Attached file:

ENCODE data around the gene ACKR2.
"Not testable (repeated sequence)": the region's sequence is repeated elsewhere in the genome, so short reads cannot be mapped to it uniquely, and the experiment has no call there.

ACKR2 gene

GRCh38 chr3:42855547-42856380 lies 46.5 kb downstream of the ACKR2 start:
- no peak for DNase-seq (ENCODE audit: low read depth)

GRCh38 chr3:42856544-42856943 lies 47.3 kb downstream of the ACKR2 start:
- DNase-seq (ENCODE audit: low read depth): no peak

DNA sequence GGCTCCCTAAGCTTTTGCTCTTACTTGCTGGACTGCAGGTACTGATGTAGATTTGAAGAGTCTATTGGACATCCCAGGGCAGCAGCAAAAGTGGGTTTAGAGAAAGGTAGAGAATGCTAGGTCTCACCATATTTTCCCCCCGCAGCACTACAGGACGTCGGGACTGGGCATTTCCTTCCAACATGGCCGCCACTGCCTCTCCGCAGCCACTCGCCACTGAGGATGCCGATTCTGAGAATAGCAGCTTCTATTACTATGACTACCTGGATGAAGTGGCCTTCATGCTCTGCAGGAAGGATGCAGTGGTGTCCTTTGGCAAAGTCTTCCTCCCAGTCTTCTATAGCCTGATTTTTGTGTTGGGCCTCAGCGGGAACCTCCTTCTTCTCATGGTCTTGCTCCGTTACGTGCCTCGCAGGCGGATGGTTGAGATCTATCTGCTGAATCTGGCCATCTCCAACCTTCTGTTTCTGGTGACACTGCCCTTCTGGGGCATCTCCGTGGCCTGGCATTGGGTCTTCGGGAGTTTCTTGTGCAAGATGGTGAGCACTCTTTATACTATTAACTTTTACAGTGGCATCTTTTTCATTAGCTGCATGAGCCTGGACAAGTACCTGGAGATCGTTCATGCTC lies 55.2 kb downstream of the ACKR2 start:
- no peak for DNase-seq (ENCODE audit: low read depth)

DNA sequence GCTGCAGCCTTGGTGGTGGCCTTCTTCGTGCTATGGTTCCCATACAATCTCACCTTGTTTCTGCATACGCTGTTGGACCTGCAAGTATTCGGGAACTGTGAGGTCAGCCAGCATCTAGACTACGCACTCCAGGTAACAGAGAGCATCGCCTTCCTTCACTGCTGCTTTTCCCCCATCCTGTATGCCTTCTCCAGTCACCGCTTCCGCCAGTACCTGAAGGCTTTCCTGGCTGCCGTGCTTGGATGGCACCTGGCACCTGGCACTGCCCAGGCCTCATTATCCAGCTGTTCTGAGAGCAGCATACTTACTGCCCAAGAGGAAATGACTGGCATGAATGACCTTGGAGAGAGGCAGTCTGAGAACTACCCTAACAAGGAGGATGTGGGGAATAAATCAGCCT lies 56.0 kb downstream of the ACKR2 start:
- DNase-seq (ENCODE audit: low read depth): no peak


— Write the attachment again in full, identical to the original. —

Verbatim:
ENCODE data around the gene ACKR2.
"Not testable (repeated sequence)": the region's sequence is repeated elsewhere in the genome, so short reads cannot be mapped to it uniquely, and the experiment has no call there.

ACKR2 gene

GRCh38 chr3:42855547-42856380 lies 46.5 kb downstream of the ACKR2 start:
- no peak for DNase-seq (ENCODE audit: low read depth)

GRCh38 chr3:42856544-42856943 lies 47.3 kb downstream of the ACKR2 start:
- DNase-seq (ENCODE audit: low read depth): no peak

DNA sequence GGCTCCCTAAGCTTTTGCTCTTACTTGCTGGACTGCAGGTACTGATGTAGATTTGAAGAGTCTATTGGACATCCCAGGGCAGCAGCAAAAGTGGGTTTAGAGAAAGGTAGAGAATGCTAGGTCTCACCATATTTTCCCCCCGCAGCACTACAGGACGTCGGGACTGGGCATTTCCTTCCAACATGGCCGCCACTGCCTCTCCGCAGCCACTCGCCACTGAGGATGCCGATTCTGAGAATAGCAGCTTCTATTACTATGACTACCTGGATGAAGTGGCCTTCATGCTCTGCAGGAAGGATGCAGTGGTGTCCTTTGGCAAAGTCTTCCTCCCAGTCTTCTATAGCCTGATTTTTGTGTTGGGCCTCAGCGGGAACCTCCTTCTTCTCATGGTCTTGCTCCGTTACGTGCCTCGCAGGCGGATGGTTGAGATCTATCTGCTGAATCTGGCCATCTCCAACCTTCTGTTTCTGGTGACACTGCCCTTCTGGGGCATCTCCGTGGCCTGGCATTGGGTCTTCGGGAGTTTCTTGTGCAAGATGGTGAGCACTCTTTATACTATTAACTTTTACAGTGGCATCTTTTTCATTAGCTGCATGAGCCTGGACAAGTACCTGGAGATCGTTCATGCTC lies 55.2 kb downstream of the ACKR2 start:
- no peak for DNase-seq (ENCODE audit: low read depth)

DNA sequence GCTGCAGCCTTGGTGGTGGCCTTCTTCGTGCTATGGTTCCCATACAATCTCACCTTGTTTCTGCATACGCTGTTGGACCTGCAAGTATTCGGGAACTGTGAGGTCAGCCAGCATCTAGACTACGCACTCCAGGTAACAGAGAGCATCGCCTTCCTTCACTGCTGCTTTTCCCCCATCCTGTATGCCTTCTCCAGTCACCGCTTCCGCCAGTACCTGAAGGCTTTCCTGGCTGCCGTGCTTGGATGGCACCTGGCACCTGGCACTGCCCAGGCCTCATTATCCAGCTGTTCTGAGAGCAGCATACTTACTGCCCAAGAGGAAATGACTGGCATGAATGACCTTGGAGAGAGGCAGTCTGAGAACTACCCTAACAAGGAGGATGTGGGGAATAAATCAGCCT lies 56.0 kb downstream of the ACKR2 start:
- DNase-seq (ENCODE audit: low read depth): no peak